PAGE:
The conflict ended in 1994 with over 30,000 dead, more than one million displaced, and a fragile truce that left Nagorno-Karabakh as a de facto independent state, recognized and supported by Armenia but not by most other countries, including Azerbaijan. Low-level clashes have persisted ever since — including deadly skirmishes in 2016 — and both governments often use the conflict to stoke nationalist flames at home.

Although the trigger for the latest violence is still unclear, bilateral tensions have been rising since mid-July, when 16 soldiers died in border clashes. That violence sparked an uproar in Azerbaijan, where thousands of Azeris took to the streets calling for the army to "recapture" Nagorno-Karabakh. Now, both sides are accusing each other of throwing the first punch, and have declared martial law.

A war over the enclave would resonate far beyond the region. The South Caucasus, where Armenia and Azerbaijan are located, has enormous strategic importance because it is crossed by two major energy pipelines that carry Azeri oil and Caspian Sea gas to Turkey and Europe.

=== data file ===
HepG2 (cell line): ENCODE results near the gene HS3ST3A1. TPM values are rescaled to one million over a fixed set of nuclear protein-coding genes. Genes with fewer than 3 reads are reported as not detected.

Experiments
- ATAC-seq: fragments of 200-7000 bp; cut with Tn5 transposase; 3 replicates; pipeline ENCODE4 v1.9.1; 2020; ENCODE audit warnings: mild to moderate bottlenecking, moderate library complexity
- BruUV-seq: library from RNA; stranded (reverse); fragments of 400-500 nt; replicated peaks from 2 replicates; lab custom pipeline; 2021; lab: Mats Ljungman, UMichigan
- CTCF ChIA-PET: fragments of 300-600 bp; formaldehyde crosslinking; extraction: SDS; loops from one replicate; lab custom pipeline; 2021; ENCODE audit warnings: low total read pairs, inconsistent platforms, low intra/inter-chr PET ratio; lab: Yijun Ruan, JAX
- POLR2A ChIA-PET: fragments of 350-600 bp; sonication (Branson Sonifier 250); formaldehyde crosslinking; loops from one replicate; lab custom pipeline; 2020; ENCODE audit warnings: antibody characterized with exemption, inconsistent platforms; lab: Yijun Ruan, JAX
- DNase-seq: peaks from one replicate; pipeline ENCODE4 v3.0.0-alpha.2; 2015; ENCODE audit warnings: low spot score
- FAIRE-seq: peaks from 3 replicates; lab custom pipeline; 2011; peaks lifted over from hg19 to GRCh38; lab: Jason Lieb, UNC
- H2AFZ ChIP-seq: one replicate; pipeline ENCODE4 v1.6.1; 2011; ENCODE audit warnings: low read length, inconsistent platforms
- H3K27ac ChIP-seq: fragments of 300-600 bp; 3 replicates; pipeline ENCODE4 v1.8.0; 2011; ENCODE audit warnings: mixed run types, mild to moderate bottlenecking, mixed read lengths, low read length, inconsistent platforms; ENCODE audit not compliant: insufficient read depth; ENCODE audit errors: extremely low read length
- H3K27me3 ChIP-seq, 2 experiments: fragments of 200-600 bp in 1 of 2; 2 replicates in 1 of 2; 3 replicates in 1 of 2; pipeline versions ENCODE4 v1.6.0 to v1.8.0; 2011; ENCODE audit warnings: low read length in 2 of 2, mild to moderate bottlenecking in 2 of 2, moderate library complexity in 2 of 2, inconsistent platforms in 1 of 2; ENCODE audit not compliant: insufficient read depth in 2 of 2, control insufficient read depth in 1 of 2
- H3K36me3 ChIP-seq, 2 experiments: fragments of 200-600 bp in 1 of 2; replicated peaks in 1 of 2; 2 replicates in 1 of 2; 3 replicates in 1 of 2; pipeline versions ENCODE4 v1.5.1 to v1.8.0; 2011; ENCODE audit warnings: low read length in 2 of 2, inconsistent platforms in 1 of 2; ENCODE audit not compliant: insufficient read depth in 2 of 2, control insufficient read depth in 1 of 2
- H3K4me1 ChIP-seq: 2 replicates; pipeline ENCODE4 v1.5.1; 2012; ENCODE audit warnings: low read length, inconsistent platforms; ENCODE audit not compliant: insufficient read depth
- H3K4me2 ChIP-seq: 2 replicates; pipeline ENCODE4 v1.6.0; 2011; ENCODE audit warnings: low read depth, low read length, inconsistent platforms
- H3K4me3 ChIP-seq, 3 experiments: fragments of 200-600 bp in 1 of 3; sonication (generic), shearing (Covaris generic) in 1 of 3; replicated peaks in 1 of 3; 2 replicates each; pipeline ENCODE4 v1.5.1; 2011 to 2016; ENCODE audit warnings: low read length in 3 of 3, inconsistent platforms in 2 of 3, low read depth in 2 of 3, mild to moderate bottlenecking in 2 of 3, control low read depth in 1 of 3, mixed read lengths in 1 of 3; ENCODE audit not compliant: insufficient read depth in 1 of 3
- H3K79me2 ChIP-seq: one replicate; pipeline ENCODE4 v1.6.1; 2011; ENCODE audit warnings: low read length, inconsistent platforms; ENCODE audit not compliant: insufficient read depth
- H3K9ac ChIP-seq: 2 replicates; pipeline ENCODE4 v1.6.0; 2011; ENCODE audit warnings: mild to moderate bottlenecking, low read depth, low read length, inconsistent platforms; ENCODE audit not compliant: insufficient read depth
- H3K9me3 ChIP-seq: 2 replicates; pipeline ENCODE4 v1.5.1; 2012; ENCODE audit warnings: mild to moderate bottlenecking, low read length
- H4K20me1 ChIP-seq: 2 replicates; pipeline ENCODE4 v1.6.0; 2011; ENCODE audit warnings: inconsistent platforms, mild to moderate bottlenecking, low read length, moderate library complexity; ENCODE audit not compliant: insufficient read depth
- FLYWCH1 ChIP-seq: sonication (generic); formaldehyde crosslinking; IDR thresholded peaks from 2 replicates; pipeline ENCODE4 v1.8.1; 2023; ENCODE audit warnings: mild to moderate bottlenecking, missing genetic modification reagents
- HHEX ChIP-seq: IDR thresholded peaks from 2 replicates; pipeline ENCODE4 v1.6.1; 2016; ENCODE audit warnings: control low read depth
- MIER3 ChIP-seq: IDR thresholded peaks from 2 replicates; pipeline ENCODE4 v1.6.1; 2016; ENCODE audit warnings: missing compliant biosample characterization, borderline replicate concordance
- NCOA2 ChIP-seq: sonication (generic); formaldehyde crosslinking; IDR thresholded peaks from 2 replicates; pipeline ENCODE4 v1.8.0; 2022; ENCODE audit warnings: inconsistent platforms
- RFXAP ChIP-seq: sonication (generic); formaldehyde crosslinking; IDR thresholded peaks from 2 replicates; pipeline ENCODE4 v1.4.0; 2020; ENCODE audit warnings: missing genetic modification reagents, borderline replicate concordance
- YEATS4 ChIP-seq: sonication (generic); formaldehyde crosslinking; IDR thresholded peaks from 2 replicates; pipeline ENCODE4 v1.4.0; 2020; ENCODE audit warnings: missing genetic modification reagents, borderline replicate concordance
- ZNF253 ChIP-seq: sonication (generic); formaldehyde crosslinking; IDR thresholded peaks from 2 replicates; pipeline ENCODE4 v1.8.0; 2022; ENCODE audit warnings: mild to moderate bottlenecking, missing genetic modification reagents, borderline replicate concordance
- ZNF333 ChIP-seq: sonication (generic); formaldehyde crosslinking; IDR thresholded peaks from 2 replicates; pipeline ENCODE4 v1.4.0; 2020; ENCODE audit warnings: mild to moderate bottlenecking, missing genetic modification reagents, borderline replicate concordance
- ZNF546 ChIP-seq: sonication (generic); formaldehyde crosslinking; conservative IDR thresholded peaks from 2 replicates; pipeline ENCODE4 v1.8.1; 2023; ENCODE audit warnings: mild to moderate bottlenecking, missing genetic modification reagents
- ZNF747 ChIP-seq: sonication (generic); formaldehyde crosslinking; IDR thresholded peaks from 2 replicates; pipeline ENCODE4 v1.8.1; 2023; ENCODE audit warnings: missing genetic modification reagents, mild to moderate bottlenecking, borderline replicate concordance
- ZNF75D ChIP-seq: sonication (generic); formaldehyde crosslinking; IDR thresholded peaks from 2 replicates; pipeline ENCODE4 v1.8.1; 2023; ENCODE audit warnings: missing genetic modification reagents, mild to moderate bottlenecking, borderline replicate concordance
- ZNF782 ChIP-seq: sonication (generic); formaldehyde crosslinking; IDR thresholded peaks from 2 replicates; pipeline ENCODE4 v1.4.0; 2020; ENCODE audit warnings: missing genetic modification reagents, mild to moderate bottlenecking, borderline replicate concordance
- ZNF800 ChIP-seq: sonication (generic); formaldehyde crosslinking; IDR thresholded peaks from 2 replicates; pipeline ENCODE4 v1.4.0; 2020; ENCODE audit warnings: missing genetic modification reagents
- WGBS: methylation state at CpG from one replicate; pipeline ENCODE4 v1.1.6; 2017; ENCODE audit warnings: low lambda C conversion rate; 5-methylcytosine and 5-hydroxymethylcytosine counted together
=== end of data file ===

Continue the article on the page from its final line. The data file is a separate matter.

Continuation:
Two outside players — Turkey and Russia — are on opposite sides of the conflict. Turkey has close relations with fellow Turkic Azerbaijan, and historically there is little love lost between Ankara and the Armenians. Moreover, Azerbaijan is Turkey's main oil supplier. Turkey has denied reports that it has sent 4,000 Syrians to fight on behalf of the Azeri army, but Turkish President Recep Erdogan's moves here merit close attention.

Russia is the dominant player in the region. But although it sells weapons to both Azerbaijan and Armenia, Moscow keeps troops garrisoned in Armenia and is, technically, treaty-bound to defend the country. If things escalate further, Vladimir Putin will have to decide whether to honor that obligation. Doing so could quickly put Ankara and Moscow on opposite sides of another nasty war (they already back different sides of the civil war in Libya.)

Finally, Iran also as a stake. It borders both countries, and Azeris are Iran's largest ethnic minority. Although Tehran has traditionally backed Yerevan, and often bickers with Baku over energy and security in the Caspian Sea, the Iranians offered to mediate when the latest tensions began two months ago. Will they try again now?

62: In a referendum over the weekend, nearly 62 percent of Swiss voters said they wanted to preserve freedom of movement between the European Union and Switzerland, which is not a member of the EU. The right-wing Swiss People's Party had proposed imposing migration quotas at the border, saying that the current frontier is basically a... (okay, they didn't actually say it's a "Swiss cheese" but still).